As a result, TcPATs 3, 5, 8, 11, 12, 14 and 15 were located as single dots at the anterior region of the parasite, close to the kinetoplast and the flagellar pocket (Fig. 3). Interestingly, most PATs with four transmembrane domains (five out of seven) showed this pattern. The positive reaction was frequently found lateral to the kinetoplast, which suggests Golgi, flagellar pocket or contractile vacuole localisation. TcPAT2 labeling appeared as strong dots distributed throughout the cell body, suggestive of localisation in some cytoplasmic organelle (Fig. 3). TcPAT13 presented a stronger labeling at the perinuclear region (Fig. 3). These patterns were expected, since PATs are usually found at the endoplasmic reticulum, Golgi and plasma membranes (Ohno et al. 2006 19 ). No positive reaction was detected for TcPATs 7, 9, 10 (Fig. 3). Transcriptomic data from TritrypDB indicate that TcPATs 7 and 9 are expressed in metacyclic trypomastigotes, but not in epimastigotes. Therefore, gene expression of these two enzymes (and possibly also TcPAT10) can be down-regulated in epimastigotes. In summary, these results indicated that at least nine TcPATs could be overexpressed in T. cruzi epimastigotes.

In order to characterise the TcPPTs, a genomic data search was performed as described above, and two genes were identified (Table II). TcPPT1 is an 843 base pairs gene and the product (30.2 kDa) is homologue to H. sapiens acyl-protein thioesterase-1 (APT1) and lysophospholipase genes, which are involved in cytosolic and lysosomal protein depalmitoylation (Long and Cravatt 2011 17 ). TcPPT2 is a 951 base pairs gene and the product (35.5 kDa) is homologue to H. sapiens acyl-protein thioesterase-2 (APT2), involved in cytosolic depalmitoylation (Long and Cravatt 2011 17 ). Primers were then designed for isolation and amplification of these genes (Table II).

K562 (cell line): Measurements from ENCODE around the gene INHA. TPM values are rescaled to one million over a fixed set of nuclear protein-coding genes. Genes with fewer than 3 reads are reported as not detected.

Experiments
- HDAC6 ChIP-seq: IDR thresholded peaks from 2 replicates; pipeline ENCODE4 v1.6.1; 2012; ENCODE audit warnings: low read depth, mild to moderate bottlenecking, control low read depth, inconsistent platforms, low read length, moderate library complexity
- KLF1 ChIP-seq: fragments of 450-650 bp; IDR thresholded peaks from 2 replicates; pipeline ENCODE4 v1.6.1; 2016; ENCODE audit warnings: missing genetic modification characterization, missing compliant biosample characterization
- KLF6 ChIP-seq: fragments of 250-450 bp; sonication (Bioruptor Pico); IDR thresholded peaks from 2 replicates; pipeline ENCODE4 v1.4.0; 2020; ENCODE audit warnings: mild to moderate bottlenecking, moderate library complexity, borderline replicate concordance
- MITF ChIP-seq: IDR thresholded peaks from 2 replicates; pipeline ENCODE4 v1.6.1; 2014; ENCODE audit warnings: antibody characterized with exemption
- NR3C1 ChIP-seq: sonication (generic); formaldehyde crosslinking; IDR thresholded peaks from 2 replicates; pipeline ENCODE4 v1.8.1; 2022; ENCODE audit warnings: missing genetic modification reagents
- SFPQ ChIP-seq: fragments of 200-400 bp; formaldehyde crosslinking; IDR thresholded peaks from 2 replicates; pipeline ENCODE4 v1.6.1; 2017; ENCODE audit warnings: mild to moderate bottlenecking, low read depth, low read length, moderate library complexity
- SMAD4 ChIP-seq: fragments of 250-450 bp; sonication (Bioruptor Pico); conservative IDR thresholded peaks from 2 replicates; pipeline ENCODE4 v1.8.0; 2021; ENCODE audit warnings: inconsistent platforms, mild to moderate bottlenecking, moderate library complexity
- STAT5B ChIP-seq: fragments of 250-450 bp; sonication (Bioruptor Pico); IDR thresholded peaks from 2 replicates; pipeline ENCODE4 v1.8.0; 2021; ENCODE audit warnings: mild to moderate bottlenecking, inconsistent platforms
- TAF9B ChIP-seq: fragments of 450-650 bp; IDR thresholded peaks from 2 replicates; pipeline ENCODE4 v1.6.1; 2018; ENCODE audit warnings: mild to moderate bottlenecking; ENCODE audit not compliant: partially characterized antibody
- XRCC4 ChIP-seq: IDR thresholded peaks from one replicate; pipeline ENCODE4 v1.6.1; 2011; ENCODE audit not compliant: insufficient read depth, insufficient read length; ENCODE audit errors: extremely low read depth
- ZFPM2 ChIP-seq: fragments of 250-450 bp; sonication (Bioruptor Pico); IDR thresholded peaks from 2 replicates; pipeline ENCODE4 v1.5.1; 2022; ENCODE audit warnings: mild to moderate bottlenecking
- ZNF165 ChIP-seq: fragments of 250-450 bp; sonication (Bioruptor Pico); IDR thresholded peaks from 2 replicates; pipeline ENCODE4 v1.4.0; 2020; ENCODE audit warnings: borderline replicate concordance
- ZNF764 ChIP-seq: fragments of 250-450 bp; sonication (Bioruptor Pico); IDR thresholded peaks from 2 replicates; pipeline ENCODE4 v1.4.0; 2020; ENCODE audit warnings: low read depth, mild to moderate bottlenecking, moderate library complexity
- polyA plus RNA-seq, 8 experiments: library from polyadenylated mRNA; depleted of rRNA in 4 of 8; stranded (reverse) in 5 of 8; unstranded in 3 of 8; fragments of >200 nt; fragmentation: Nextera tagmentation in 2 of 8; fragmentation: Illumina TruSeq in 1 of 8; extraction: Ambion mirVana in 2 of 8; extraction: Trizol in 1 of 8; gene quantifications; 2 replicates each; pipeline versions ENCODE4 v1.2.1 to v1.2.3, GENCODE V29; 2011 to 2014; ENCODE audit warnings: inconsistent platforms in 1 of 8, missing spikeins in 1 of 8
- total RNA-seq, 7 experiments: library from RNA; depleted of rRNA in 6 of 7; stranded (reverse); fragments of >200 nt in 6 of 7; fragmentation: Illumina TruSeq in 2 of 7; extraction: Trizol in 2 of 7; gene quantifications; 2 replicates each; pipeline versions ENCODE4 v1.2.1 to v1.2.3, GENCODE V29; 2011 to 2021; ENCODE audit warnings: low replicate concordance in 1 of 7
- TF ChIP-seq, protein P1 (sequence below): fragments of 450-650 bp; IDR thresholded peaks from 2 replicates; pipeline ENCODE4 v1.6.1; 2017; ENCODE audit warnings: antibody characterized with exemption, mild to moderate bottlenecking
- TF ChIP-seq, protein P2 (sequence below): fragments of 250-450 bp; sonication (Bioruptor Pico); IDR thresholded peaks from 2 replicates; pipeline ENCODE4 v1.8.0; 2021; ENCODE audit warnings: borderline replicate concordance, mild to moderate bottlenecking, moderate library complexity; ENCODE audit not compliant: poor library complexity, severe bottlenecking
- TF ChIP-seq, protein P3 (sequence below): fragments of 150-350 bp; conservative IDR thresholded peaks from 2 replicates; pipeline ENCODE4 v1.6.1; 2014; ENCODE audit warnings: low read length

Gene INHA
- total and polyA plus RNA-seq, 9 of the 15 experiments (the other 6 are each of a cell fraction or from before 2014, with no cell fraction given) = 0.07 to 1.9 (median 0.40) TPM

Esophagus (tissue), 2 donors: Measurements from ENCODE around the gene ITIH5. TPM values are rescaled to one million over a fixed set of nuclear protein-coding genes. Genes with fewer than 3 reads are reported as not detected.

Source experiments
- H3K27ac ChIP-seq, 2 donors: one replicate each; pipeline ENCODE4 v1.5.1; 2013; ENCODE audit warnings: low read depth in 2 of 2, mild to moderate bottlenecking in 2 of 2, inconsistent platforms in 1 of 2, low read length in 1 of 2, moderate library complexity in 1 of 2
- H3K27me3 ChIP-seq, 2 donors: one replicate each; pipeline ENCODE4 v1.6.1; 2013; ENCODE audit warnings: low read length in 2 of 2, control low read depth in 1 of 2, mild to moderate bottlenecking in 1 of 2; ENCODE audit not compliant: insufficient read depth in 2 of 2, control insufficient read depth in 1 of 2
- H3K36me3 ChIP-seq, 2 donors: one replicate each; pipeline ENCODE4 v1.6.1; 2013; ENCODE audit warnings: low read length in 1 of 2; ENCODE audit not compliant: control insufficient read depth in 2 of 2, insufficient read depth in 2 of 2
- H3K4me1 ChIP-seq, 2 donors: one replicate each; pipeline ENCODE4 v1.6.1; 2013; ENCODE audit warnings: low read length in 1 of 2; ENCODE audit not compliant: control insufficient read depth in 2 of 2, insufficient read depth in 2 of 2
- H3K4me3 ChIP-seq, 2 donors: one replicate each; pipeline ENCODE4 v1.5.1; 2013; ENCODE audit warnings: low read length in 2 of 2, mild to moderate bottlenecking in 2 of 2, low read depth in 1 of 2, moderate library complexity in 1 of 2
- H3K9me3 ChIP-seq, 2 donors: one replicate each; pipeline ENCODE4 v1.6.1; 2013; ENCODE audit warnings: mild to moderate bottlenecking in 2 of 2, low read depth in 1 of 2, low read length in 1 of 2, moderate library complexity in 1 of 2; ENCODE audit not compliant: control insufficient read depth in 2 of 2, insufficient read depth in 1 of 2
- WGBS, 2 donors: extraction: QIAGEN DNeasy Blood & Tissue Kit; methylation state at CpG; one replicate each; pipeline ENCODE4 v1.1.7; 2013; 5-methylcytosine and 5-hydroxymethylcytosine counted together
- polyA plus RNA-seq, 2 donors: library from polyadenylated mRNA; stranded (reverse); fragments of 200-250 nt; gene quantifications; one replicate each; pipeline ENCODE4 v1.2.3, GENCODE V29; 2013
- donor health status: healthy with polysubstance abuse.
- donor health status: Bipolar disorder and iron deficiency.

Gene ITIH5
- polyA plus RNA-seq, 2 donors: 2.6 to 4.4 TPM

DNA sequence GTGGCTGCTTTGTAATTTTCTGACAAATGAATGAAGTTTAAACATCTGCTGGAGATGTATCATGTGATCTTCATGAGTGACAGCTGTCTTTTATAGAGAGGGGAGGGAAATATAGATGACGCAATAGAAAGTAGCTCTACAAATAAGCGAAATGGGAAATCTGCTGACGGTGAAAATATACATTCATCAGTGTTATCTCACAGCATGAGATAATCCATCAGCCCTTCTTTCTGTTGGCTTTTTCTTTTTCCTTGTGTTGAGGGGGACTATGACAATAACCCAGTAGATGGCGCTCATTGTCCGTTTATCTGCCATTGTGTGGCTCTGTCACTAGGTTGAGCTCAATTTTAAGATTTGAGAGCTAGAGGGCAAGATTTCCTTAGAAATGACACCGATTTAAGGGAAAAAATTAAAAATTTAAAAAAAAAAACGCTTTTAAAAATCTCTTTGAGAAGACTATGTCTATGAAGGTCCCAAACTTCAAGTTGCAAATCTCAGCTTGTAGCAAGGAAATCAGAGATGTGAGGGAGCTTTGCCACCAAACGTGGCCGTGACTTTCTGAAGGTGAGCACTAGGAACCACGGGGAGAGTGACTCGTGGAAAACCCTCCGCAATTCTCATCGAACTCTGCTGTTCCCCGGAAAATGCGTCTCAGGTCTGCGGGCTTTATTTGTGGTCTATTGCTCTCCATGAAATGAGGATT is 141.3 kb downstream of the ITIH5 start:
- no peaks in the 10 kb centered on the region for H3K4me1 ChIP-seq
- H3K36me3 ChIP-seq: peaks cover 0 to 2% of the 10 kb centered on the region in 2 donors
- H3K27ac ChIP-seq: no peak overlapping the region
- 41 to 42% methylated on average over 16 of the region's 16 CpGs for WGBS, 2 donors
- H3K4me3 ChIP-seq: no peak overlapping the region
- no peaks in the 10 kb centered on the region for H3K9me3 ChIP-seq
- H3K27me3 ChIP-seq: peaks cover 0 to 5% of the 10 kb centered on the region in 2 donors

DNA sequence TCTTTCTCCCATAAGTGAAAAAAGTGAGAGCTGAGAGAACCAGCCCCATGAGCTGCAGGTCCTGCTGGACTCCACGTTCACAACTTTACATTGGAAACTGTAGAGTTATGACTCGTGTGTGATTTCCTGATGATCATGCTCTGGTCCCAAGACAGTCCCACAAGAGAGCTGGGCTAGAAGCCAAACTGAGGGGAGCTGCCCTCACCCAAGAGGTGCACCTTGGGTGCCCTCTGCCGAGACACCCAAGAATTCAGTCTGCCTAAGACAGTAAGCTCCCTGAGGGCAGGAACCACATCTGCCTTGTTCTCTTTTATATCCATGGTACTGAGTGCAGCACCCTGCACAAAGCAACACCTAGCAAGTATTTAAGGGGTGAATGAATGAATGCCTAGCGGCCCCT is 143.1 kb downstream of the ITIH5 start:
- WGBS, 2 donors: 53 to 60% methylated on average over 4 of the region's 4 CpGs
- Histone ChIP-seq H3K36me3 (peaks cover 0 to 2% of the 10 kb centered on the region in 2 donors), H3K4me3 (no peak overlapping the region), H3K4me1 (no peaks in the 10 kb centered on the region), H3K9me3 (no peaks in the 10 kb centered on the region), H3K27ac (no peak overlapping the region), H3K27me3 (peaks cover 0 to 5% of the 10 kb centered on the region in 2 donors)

The same steps described above for TcPATs were used to produce T. cruzi cell lines expressing TcPPTs plus a FLAG tag at the C terminus (FLAGC tagged TcPPTs). Resistant cell lines expressing TcPPT1 and TcPPT2 were selected with 500 µg.mL-1 G418. After IFA in the same conditions as described above, both TcPPTs showed strong labeling dispersed through the cell body, suggesting a cytoplasmic localisation (Fig. 3), indicating that T. cruzi epimastigotes overexpressed both TcPPTs, in the expected cytoplasmic localisation.

In conclusion, our data indicate that a dynamic protein S-palmitoylation machinery (nine PATS and two PPTs) could be overexpressed in T. cruzi. Future studies will be crucial to determine the importance of this machinery for the parasite survival. Palmitoylation and depalmitoylation of proteins can play an important role in this parasite, in events as diverse as nutrition, protein traffic, differentiation, host-cell interaction and infection establishment.




To the Program for Technological Development in Tools for Health-PDTIS-FIOCRUZ for use of its facility (Confocal and Electronic Microscopy Platform RPT07C) at the Instituto Carlos Chagas/Fiocruz-PR, Brazil.




CMB planned the experiments, designed the PATs primers, performed part of the cloning experiment, selected Trypanosoma cruzi cell lines and wrote the first manuscript draft; FS performed cloning and IFAs; SC made PPTs primer design and cloning; IE helped to plan the experiments and revised the manuscript; MJS conceived the study and edited the final form of the manuscript. All authors read and approved the final manuscript.

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Financial support: CNPq, CAPES and Fiocruz.
+ Corresponding author:
Received 16 February 2018
Accepted 2 May 2018